Cyperus trachysanthos

leaf Main Plant Information





Hawaiian Names with Diacritics

  • Kaʻa
  • Puʻukaʻa (Niʻihau)

Hawaiian Names

  • Kaa
  • Puukaa (Niihau)

Common Names

  • Sticky flatsedge
  • Sticky galingale


  • Cyperus trachysanthus

Names with Unknown Sources

  • Puʻu kaʻa

leaf Plant Characteristics

Distribution Status


Endangered Species Status

Federally Listed

Plant Form / Growth Habit

  • Non-Woody, Clumping

Mature Size, Height (in feet)

  • Grass-like, Medium, 1 to 2.5

Mature Size, Width

Puʻukaʻa has a spread up to 12 inches.

Life Span

Long lived (Greater than 5 years)

Landscape Uses

  • Accent
  • Container
  • Ground Cover
  • Specimen Plant
  • Water Features

Additional Landscape Use Information

Puʻukaʻa can be used as a specimen plant or en masse. This handsome native sedge is an excellent alternative choice for the non-native and greatly over used umbrella sedge (Cyperus alternifolius).

Puʻukaʻa is non-invasive and a beautiful addition to Japanese-style gardens, especially when surrounded by river rock or black cinder.

Plant Produces Flowers


leaf Flower Characteristics

Flower Type

Not Showy

Flower Colors

  • Brownish
  • Yellow

Additional Flower Color Information

Puʻukaʻa has 8 to 20 pale yellowish-brown to pale reddish-brown flowers. [1]

Blooming Period

  • Year Round

Additional Blooming Period and Fruiting Information

These rare sedges are perennials.

leaf Leaf Characteristics

Plant texture

  • Coarse

Additional Plant Texture Information

Puʻukaʻa leaves range from 6 to over 18 inches long. Leaves are leathery and covered with a waxy, sticky coating. The degree of stickiness is apparently influenced by the heat; those growing in more sheltered, hotter locations seem stickier than those growing elsewhere. [1] The leaves are remotely toothed and not as sharp as some other native sedges.

Leaf Colors

  • Medium Green

leaf Pests and Diseases

Additional Pest & Disease Information

Puʻukaʻa is prone to ants, scale, mealy bugs, root mealy bugs and aphids.

leaf Growth Requirements


Puʻukaʻa are not heavy feeders. Use well rotted compost or a weak application of soluble or organic fertilizers once a year.

A light foliar feeding with fish or kelp emulsion at one-third to one-fourth the recommended strength monthly or every other month produces good results. [David Eickhoff, Native Plants Hawaiʻi]

Water Requirements

  • Wet

Additional Water Information

Plants can tolerate both moist and wet conditions. Puʻukaʻa can also be planted directly in the water or in areas with periodic flooding. [David Eickhoff, Native Plants Hawaiʻi]

Soil must be well drained


Light Conditions

  • Full sun
  • Partial sun

Additional Lighting Information

Puʻukaʻa can tolerate some shading but will not grow to its full potential.

Spacing Information

Plants should be spaced 12 to 18 inches apart.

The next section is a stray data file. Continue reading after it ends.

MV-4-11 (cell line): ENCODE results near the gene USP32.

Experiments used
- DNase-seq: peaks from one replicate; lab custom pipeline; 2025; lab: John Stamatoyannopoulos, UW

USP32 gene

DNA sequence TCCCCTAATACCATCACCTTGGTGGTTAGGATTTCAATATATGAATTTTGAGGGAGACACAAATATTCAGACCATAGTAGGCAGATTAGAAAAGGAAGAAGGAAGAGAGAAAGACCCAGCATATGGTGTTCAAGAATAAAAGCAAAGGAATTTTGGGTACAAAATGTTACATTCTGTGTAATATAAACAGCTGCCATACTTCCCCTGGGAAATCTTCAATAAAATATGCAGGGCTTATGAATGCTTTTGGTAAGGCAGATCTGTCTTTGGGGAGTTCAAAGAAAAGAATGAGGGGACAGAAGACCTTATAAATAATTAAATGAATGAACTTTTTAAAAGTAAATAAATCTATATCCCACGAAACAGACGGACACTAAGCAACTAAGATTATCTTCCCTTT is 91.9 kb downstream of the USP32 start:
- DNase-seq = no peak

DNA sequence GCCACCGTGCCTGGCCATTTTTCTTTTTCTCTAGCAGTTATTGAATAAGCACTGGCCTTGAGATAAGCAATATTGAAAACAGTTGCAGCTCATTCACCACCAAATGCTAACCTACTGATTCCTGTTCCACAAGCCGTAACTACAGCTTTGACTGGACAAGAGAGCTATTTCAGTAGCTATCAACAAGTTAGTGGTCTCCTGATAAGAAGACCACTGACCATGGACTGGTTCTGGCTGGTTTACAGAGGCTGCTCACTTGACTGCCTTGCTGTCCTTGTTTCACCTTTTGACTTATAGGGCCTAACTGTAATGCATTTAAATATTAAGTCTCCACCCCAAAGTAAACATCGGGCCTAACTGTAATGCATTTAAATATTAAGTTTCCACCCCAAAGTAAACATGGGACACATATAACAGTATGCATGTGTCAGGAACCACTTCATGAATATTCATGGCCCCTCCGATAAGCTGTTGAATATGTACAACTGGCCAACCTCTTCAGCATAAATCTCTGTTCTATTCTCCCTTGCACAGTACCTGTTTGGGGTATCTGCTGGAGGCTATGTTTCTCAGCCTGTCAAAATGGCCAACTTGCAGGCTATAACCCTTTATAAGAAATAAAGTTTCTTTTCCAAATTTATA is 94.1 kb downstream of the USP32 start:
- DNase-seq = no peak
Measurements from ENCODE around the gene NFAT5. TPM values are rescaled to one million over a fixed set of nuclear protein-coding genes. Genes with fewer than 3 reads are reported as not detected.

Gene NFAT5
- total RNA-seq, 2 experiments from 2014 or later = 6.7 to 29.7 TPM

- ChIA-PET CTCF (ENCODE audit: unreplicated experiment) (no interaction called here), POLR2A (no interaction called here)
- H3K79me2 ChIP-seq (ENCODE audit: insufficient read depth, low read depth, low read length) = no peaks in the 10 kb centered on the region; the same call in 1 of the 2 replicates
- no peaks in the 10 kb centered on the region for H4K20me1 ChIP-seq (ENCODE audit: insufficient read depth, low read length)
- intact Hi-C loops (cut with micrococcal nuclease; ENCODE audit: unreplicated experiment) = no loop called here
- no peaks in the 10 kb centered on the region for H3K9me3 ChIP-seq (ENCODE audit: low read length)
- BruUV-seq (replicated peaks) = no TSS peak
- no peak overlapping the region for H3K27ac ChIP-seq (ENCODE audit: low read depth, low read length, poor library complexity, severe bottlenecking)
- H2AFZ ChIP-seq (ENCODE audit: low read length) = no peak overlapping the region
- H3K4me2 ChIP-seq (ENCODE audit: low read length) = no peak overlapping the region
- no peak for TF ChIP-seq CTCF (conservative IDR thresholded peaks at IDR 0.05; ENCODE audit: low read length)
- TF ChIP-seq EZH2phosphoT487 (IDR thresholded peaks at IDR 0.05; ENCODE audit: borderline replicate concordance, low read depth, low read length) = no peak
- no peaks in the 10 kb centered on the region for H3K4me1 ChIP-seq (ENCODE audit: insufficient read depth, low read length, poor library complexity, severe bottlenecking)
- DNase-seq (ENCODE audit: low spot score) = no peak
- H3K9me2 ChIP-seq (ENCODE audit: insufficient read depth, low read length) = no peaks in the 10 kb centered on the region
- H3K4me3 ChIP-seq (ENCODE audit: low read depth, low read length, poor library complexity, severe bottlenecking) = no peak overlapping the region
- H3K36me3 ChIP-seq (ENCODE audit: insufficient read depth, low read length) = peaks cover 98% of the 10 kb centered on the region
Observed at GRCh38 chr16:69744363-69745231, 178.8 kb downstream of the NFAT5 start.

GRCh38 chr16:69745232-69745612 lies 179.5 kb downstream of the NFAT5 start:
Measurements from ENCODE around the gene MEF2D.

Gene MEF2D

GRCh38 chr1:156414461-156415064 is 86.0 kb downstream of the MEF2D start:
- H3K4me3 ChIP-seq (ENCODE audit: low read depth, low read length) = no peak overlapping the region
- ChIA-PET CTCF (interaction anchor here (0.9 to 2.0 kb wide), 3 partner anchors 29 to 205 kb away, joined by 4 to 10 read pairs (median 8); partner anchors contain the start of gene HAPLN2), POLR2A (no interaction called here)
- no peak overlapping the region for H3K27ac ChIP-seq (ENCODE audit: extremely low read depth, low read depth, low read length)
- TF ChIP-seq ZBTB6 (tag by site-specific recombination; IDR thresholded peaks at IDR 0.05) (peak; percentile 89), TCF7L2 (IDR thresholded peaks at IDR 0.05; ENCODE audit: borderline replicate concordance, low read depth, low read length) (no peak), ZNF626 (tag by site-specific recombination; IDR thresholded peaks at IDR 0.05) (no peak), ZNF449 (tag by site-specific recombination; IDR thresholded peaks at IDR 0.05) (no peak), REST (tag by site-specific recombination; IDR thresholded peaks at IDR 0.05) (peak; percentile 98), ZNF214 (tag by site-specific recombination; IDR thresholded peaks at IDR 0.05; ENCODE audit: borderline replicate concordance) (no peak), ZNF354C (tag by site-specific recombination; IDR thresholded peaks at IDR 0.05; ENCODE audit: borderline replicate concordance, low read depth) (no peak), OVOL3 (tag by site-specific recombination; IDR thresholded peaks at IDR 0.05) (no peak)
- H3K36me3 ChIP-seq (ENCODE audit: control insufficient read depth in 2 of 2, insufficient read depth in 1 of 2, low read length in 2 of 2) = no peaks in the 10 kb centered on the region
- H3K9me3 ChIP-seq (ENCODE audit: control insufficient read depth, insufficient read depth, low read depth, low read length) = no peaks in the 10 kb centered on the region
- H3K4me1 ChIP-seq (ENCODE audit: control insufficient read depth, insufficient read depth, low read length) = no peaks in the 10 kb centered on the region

• Waterlogged Soil
  • Drought
  • Salt Spray


  • Clay
  • Sand


Puʻukaʻa does not do well in extremely windy areas because the leaves dry out and make the plant less attractive.

leaf Environmental Information

Natural Range

  • Niʻihau
  • Kauaʻi
  • Oʻahu
  • Molokaʻi
  • Lānaʻi

Natural Zones (Elevation in feet, Rainfall in inches)

  • Less than 150, Greater than 100 (Wet)
  • 150 to 1000, Greater than 100 (Wet)


  • Terrestrial

Additional Habitat Information

Puʻukaʻa is known to grow in wet sites such as margins of ponds, wet slopes, mud flats, or wet clay soil. [2] Plants are found in dry regions in locations that are moist to flooded at least during the winter wet season. [Joel Lau, Botanist]

It is now found only on Kauaʻi, Oʻahu and possibly Niʻihau (Mokouia Valley).

leaf Special Features and Information

General Information

There are fourteen species in the genus Cyperus that are native to the Hawaiian Archipelago, with eight that are endemic, or found exclusively, here. Cyperus belong to the Sedge Family (Cyperaceae) consisting of some 4,000 species in about 70 genera.

Famous, or infamous, non-native relatives include papyrus (Cyperus papyrus), the source of the Egyptian writing material and the origin of the English word paper; piripiri or cañita (Cyperus giganteus) used in parts of Mexico for plaiting sleeping mats and sambreros; and the ever-present noxtious lawn weed nutsedge or "nutgrass" (Cyperus rotundus) that keep homeowners busy and gardeners employed, but also used in Kampō (traditional Japanese/Chinese medicine). [4]


The generic name Cyperus comes from the kyperos, the Greek word for sedge.

The specific epithet trachysanthos is from the Greek trachy, shaggy or rough, and santhos, flowered.

Hawaiian Names:

Puʻukaʻa is a Niʻihau name and the one used most locally. This Hawaiian name is also used for the Fragrant flatsedge (Cyperus odoratus [syn. Torulinium odoratum subsp. auriculatum]), a rare indigenous sedge found in the Hawaiian Islands.

Another seldom used name is Kaʻa. [3]

Background Information

Of the fourteen species of native sedges in the genus Cyperus, puʻukaʻa is certainly one of the rarest and is federally listed as an endangered species.

Early Hawaiian Use

Medicinally, this sedge was "stewed until completely cooked." Then, used in bathing "until the very small and fine lumps (puʻu) fall off." [5]

Modern Use

The attractive flowering spikes can be used in cut flower arrangements [Linda Bard, Waimea Valley].

They can also be used in haku or wiliwili style lei. [Rick Barboza, Hui Kū Maoli Ola]

Additional References

[1] "Flora Hawaiiensis" by Otto Degener, Family 48: Cyperus Trachysanthus
[2] "Recovery Plan for the Muli-Island Plants" by USFWS, pages 67, 68.
[3] "A Chronicle and Flora of Niihau" by Juliet Rice Wichman and Harold St. John, page 68.

[4] [accessed 10/12/09]

[5] "Native Hawaiian Medicine--Volume III" by The Rev. Kaluna M. Kaʻaiakamanu, page 90.



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